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smo99 - I have a 2012 with the same problem. The front timing gear rumbles half way on going out and is smooth as silk on the way in. I crawled all around trying to pin point the problem and now believe I have a sound theory as to the problem.

The idea of the two timing gears to keep the slide from racking when being moved is good, only if implemented with a good mechanical design. The gears are held against the two rack gears by the timing shaft. On mine, the rearmost gear has a shaft bearing block only a couple inches away. However, the front gear's bearing is about 22 inches away from the gear.

My kitchen slide has more weight on the aft end, due to the kitchen counter. Pushing it with one piston in the center means naturally that the slide may not want to move evenly. That's where the timing gears come in place. To keep the movement in check there is a lot of torque transmitted between the gears via the timing shaft. But if the front gear is held in position at the end of a wet noodle, it is going to bounce because the shaft flexes. The front bearing block needs to be closer to the gear and playing around with phasing the gears is not going to help.

Most probably FR decided where the front bearing block was to be installed
FR does not have a single engineer - LOL.
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Old 09-21-2015, 03:06 PM   #16
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I had similar issues with my 2014 Trilogy 5th wheel. The roadside slide is about 25' long and only has one piston, mounted near one end of the slide. Of course, the piston is not at the heavy end. I was grinding teeth and popping teeth like you wouldn't believe. I ended up taking the Trilogy into the Lippert service center in Goshen.

The technician listened to what I had to say, including all of the work I had already accomplished, to include 3 gear packs. The bottom line is the slide was riding too high on the gear pack near the piston. This caused it to crunch and grind teeth when it was pushing the slide to the out position.

He rebuilt the frame where the piston bolted to the slideout, added gussets, and did a total realignment to the slideout. This resulted in the slideout sitting about 1-1.5" lower that when it was delivered. Since then, no more nashing of teeth!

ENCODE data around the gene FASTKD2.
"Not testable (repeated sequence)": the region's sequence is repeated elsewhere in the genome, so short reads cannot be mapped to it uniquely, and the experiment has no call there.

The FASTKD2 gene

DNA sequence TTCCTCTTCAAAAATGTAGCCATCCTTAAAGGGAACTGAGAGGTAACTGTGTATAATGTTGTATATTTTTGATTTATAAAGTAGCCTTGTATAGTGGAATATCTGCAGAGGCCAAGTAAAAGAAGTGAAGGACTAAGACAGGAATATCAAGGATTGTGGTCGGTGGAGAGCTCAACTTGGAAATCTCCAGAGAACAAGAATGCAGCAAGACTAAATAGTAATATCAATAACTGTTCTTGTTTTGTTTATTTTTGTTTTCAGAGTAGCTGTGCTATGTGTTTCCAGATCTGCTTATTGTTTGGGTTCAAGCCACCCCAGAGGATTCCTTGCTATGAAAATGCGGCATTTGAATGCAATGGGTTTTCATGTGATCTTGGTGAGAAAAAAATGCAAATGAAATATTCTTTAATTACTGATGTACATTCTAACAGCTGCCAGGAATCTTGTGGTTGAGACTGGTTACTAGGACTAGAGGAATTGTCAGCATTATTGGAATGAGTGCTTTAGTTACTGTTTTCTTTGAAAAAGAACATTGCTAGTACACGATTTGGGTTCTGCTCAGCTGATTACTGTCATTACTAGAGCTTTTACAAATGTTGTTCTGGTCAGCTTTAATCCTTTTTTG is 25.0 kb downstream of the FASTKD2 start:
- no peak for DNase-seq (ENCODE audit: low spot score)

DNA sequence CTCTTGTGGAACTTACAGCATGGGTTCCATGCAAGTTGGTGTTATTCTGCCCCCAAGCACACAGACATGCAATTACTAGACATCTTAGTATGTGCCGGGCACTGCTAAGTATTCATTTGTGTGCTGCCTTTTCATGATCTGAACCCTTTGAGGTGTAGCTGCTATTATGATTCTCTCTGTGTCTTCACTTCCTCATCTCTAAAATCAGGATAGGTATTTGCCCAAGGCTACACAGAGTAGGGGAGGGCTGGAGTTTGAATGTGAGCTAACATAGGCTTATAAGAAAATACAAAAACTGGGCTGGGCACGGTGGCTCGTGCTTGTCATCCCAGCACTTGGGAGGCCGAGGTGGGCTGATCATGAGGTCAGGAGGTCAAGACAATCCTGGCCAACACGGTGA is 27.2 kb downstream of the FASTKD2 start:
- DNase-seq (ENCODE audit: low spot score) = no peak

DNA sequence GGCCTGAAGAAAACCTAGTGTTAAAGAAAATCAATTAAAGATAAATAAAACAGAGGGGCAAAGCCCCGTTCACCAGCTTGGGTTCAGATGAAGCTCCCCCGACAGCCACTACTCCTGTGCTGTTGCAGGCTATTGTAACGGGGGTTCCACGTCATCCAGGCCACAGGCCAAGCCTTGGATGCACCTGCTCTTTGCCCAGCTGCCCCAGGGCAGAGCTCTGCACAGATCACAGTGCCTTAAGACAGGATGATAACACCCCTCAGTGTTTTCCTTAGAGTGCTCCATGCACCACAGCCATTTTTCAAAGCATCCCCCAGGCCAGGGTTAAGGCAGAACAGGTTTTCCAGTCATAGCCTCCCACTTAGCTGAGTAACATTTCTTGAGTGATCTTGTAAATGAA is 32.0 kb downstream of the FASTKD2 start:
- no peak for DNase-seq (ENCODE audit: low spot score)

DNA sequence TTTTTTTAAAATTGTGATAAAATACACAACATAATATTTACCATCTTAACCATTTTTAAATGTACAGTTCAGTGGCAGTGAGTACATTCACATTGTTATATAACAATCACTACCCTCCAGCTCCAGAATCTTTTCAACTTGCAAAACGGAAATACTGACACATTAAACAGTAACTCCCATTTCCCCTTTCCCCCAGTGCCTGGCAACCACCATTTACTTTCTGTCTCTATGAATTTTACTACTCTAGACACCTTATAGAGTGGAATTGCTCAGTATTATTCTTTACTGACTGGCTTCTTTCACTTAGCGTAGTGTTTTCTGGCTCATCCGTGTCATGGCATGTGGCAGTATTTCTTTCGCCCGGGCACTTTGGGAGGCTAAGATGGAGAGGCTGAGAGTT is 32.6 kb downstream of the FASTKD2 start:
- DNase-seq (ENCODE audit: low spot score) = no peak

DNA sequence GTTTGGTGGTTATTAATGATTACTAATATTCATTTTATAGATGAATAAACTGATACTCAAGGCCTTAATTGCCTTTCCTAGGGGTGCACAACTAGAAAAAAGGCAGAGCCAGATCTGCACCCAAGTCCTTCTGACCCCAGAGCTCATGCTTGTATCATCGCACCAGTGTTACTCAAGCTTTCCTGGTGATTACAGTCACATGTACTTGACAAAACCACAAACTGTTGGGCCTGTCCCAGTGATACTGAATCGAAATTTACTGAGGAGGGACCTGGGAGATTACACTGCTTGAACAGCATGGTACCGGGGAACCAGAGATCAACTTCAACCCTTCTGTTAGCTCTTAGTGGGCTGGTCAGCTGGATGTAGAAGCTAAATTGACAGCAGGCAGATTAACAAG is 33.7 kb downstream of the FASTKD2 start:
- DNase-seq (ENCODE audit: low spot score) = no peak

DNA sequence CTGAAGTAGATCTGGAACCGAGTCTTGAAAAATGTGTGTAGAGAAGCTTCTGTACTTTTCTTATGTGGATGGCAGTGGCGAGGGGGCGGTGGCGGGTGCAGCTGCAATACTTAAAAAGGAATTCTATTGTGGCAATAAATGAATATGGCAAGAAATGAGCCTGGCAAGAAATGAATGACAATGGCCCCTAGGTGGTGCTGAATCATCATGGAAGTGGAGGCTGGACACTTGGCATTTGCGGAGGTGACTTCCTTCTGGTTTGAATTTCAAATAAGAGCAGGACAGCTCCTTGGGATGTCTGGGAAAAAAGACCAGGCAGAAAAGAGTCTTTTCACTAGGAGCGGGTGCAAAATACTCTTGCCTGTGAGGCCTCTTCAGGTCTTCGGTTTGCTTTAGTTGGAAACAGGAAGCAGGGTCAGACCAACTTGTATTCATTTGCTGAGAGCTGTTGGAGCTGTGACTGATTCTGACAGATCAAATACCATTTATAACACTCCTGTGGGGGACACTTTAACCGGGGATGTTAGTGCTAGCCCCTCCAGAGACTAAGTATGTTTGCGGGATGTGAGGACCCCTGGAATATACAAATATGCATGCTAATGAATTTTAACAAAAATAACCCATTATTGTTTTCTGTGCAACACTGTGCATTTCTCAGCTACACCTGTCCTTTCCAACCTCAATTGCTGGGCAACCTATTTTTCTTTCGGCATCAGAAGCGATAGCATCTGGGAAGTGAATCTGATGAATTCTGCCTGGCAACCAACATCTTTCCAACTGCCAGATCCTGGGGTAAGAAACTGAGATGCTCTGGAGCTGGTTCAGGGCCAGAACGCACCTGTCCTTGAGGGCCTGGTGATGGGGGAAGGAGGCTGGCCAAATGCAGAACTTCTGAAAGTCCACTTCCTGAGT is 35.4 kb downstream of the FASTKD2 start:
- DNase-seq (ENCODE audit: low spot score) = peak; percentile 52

Look to see how high the teeth are when they are pushing out the slide. You may need to adjust the slide so it sits a little lower, so it better engages the teeth on the gear pack.

John
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Old 09-21-2015, 04:20 PM   #17
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[QUOTE=John Hagen;
Look to see how high the teeth are when they are pushing out the slide. You may need to adjust the slide so it sits a little lower, so it better engages the teeth on the gear pack.

John[/QUOTE]

The gear naturally wants to pop off the rack when it has a lot of torque on it. The gear needs to be held firmly against the rack, but if the gear's shaft bearing block that holds it in position is 22 inches away, the shaft will flutter. - Hank
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Old 09-25-2015, 11:57 AM   #18
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Update:
For once a happy update! My shop here in Kalispell, MT (Gardner's) was able to adjust my slide. One of the shims was either missing or shot and the pinion gear was skipping (not making proper contact with the rack gear --as some of you diagnosed. They got the unit sliding almost perfectly...the best part is that it closes fully (it used to stick out by about 1/2" in the front). Thanks for all your input!!!
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Old 09-25-2015, 12:27 PM   #19
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Smo, good news !
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Old 09-25-2015, 02:55 PM   #20
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Smo, good news !
X2!! Happy to hear that it was not something major and that they were able to fix it for you.